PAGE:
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Figures tell story of Chariho budget

There are incorrect statements often repeated as facts by town officials regarding the Chariho School budget. For the current 2014 fiscal year Hopkinton will pay $13,003,385, not $18 million as recently quoted in a letter to the Editor. Richmond will pay $12,962,056. Charlestown will pay $12,928,462. These numbers are available on the Chariho website and in each Town’s budget if a person wanted to be factual.

That translates to 33.43% of the total for Hopkinton; 33.33% for Richmond; and 33.24% for Charlestown. Sounds like a fairly equal split to me.

Why do some town officials often quote vastly different numbers?

It is because they ignore state aid to education that reduces the towns’ Chariho bill. These are state funds paid to each of the towns specifically for education. It is not “general revenue,” but often appears that way in each of the towns’ budgets. By law it must go to reduce each of the towns’ school bills.

There is also often repeated the idea that, because of its tax base, Charlestown can more easily afford to pay its school bill. This is “marginally” true, but only marginally. The 2010 U.S. Census indicates that the median monthly homeowner cost including mortgage, utilities, insurance and real estate taxes (including school taxes) varies from a high of $1,962 for Richmond to a low of $1,699 for Charlestown, with Hopkinton in the middle at $1,825.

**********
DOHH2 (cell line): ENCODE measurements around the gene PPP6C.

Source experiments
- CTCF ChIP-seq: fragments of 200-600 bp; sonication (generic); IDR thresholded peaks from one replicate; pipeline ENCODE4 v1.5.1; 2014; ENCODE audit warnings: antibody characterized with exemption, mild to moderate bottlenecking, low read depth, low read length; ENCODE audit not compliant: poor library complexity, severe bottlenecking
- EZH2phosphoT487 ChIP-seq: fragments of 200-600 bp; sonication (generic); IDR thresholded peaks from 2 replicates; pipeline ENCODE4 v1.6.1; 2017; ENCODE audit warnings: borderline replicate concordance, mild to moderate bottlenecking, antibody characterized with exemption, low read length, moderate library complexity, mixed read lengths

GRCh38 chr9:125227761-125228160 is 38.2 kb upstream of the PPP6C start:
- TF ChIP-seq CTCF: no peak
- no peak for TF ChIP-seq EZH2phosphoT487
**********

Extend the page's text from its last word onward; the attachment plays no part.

The spread from highest to lowest is 13.4%. I suggest that this is not enough of a difference to justify the idea that Charlestown has the “luxury” of voting in favor of Chariho budgets.

I suspect that one of the reasons Hopkinton usually votes against the school budget, and Richmond sometimes does, is because the voters in these two towns have come to believe that what they pay is somehow grossly unfair. That sense of unfairness is fostered by town officials and others who misrepresent the facts.

Richard Hosp


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